Sunday 19 January 2020

Juno’s Ring Case

Another absolute cracker from Juno!

This was my Saturday morning treat this weekend… the ransom note had arrived during the week, but I only managed to get out to collect it on Saturday… and there may well have been a Loopy Cube or two in that package along with a new Board Burr, but there was only ever going to be one thing I focused on first – the Ring Case – Juno’s latest sequential discovery puzzle. 

After missing out on the previous one, I was pretty keen to get one of these because Juno’s sequential discoveries are always worthwhile! 

I‘m not disappointed – this box is beautiful! Stunning crisp heart cut-out looks lovely against the red of the Jarrah on the lid. Four little legs stick out the bottom and there’s an obvious slidey-lid-y-thing – which simply will not budge! You can admire the beauty for quite a while though!

There’s not a lot that can be investigated early on – so you find yourself getting drawn in a particular direction and things duly start happening – I always find it amazing how things can go from “That sucker ain’t movin’” to “Gosh, that just fell out of there” when you happen upon exactly the correct set of actions. 

There’s some lovely interplay between some of the things that start happening until you manage to get the lid to slide back, and reveal a wonderfully well-trapped little ring waiting for you in the heart of the box. 

At this point it’s hard not to feel rather well-teased – there’s a simple little steel bar running through the centre of the ring keeping it in place – so presumably “all you need to do” is release that little bar.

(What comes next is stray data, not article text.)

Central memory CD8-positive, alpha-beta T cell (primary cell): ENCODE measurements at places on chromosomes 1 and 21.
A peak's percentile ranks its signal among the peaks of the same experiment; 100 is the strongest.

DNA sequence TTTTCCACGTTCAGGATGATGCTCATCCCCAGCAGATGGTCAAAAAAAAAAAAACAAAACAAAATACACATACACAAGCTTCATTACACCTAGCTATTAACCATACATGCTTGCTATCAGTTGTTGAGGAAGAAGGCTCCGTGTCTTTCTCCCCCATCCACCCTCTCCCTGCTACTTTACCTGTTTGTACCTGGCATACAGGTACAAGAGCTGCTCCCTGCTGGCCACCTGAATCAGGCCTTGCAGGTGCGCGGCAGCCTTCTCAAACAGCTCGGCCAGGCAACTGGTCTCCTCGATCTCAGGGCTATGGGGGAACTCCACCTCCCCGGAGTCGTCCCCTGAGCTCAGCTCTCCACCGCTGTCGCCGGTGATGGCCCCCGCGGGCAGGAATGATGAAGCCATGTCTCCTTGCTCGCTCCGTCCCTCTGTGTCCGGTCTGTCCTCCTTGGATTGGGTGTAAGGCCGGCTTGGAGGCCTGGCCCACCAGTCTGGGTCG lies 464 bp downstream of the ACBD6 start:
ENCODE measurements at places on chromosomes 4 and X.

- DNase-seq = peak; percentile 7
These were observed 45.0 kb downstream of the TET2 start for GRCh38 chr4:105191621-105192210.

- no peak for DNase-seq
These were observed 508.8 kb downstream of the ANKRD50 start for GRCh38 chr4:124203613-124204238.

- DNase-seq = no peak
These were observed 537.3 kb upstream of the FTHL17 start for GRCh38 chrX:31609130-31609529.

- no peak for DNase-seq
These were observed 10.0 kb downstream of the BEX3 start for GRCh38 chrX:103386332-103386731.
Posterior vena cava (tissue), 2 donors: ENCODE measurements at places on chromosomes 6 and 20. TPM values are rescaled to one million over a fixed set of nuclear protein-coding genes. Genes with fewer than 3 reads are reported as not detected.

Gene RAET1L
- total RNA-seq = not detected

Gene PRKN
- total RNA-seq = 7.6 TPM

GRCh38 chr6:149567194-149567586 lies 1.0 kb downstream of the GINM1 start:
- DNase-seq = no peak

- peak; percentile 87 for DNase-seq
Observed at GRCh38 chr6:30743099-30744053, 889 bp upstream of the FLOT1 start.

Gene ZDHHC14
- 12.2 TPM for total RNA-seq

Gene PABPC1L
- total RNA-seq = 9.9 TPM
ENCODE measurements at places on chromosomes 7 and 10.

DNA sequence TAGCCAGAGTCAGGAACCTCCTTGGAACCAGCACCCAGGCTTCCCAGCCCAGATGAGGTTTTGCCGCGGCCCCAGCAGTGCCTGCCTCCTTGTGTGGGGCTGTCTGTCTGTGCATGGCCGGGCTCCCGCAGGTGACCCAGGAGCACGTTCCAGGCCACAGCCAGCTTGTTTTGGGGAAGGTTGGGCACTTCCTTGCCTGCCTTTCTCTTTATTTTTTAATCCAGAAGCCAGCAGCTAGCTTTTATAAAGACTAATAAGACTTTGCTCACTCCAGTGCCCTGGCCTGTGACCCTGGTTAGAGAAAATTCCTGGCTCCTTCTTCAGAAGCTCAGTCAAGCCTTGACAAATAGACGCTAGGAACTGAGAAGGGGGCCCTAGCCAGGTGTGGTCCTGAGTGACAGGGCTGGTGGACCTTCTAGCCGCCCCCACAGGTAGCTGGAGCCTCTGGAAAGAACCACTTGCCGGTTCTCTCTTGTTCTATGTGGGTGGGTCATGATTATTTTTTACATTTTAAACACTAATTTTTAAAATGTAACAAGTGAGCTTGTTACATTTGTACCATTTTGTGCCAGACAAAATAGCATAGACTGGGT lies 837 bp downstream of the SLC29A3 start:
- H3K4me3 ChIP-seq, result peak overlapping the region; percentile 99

Turns out that makes for a rather nice little challenge – something the interweb had warned of – that bit, and indeed replacing it, are pretty darn tricky! Those will require tools, cunning, keen observation and at least a little Think-ing (c). 

Release the ring and you’ll have a pretty good selection of little bits and bobs that all need to find their way back into the box in the right sequence so that they each lock one another up again in order, forcing the next puzzlist to wander all the way through the correct sequence to release the ring once more. 

It’s an excellent little sequential discovery puzzle!

When I first drafted this post, there were 14 copies still available for sale for less than a hundred quid… that was before Kevin posted posted his write-up last weekend [SPOILER ALERT - he liked it too! and bread...] - now there are none left! 

Sunday 12 January 2020

EPP 2019

Each year Peter Hajek hosts a little gathering of puzzlists and hangers-on. Some years it’s just before New Year, some years it’s just after… this year was an after, so we started 2020 by getting together at Peter’s place and telling one another about our best puzzle finds of the previous year. 

I rocked up pretty much at the appointed hour to find quite a few people had beaten me to it, including Peter’s customary visitors from the Netherlands, Wil and Joop. Louis it turned out was also there, just a little busy working his way through Jesse Born’s Secretum Cista chest upstairs in Peter’s main puzzle cave. 

There was lots of hand-shaking and Happy New Year-wishing among the usual gang. We set out our picks from the past year on a table in the conservatory and duly piled in to the crates-of-plenty brought along by several collectors wishing to lighten their personal loads a little.